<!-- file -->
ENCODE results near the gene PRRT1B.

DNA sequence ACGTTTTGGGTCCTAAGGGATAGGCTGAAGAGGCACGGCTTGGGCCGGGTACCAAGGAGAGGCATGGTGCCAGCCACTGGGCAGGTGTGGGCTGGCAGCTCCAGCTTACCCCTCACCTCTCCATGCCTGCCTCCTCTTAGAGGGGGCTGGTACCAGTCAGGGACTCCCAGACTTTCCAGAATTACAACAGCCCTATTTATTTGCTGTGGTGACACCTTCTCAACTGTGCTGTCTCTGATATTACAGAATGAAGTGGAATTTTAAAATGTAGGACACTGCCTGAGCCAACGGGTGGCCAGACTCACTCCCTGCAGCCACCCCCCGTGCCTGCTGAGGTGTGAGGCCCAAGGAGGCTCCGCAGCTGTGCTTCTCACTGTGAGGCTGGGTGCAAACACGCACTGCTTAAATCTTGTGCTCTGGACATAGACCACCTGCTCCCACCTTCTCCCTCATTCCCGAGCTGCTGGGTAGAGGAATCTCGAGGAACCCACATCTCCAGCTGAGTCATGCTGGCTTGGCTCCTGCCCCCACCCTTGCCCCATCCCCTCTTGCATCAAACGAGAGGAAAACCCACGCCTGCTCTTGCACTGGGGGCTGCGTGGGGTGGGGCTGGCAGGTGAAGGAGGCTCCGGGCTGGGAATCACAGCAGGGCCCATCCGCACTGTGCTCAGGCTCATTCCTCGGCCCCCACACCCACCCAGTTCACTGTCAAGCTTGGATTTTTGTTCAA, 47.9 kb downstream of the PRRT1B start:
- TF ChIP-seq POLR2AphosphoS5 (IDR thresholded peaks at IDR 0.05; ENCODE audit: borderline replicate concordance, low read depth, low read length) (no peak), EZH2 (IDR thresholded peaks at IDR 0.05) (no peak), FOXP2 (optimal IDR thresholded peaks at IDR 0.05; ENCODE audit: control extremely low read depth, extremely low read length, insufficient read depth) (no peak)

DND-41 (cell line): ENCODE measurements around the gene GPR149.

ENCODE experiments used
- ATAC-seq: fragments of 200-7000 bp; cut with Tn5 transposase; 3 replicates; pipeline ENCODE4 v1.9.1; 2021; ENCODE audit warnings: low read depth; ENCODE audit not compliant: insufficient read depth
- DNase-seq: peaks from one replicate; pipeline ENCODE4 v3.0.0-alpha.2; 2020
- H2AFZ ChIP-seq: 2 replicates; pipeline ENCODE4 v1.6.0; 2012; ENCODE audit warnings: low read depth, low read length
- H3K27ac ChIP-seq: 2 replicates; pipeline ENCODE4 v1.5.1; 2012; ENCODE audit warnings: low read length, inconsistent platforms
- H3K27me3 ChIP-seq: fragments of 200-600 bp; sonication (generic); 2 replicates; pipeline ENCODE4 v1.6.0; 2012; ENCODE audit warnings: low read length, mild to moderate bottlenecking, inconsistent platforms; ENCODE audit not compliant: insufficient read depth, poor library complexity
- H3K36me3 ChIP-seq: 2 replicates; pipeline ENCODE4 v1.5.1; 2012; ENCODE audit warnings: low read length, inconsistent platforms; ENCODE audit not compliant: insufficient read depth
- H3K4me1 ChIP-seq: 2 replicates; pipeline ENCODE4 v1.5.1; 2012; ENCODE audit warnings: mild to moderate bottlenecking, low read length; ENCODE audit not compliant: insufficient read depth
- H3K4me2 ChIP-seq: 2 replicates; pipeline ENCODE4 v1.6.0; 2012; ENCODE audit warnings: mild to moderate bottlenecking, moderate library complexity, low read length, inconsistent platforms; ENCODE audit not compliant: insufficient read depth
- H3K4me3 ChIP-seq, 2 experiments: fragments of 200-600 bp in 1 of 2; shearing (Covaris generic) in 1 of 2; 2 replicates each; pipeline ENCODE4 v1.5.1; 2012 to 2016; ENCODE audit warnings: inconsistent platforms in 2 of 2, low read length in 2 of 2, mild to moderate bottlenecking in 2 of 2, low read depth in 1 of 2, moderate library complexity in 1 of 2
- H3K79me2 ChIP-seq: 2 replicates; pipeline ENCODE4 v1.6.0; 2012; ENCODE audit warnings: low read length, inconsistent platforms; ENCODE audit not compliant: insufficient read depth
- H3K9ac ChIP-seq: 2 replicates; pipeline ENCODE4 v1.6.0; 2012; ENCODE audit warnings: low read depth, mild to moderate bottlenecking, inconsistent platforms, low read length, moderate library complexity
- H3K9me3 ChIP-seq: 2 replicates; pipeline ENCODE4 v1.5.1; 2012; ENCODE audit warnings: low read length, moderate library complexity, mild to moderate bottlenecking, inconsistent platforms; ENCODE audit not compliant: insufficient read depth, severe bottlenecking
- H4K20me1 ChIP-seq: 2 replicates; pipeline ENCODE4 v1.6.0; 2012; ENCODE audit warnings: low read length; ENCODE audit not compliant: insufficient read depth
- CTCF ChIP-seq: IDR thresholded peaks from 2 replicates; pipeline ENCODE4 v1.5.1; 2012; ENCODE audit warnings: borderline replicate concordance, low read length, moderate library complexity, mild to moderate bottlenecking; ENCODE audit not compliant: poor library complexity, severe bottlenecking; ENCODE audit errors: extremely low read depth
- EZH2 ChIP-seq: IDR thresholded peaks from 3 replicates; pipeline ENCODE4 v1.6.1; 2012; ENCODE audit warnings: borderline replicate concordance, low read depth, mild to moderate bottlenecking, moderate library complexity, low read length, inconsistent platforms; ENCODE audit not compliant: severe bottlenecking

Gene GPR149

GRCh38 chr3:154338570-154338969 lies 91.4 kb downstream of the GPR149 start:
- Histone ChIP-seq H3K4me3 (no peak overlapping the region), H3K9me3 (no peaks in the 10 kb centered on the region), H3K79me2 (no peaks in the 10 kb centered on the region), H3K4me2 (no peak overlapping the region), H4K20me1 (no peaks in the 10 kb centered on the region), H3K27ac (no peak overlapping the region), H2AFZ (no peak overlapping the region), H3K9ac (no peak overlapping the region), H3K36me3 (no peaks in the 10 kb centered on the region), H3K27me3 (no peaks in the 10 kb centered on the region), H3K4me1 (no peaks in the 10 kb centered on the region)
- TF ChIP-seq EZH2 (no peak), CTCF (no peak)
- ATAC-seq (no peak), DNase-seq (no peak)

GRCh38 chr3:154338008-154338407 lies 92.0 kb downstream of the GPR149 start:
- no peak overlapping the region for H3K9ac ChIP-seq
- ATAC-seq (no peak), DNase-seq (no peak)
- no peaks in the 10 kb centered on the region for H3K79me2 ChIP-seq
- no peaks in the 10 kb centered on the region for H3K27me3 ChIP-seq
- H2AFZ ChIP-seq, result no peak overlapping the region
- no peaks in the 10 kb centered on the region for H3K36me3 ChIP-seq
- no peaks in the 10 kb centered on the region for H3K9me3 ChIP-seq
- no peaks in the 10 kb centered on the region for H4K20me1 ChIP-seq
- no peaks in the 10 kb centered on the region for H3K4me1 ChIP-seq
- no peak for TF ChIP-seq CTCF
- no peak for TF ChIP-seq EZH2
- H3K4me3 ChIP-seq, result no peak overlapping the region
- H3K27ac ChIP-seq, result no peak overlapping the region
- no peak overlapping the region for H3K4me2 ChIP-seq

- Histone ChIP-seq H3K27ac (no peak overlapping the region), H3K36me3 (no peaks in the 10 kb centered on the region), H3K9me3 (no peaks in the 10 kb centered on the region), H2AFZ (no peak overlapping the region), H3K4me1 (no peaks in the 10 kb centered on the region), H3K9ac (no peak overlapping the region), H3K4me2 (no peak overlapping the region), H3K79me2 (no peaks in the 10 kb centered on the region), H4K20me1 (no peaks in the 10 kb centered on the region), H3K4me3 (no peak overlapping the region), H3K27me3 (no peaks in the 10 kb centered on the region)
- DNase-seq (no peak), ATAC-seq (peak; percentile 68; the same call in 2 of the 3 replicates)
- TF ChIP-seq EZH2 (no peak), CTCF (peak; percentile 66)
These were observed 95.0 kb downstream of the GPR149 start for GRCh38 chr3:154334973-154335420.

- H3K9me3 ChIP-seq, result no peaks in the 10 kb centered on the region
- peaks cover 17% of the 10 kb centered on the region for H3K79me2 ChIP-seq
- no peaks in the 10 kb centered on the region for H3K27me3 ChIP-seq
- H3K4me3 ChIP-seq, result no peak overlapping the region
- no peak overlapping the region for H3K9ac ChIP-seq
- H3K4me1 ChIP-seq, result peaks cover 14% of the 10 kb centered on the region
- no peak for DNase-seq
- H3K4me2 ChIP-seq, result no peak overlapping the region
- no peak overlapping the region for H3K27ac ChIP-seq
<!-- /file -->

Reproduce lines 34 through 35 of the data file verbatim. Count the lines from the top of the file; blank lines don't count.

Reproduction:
- no peaks in the 10 kb centered on the region for H4K20me1 ChIP-seq
- no peaks in the 10 kb centered on the region for H3K4me1 ChIP-seq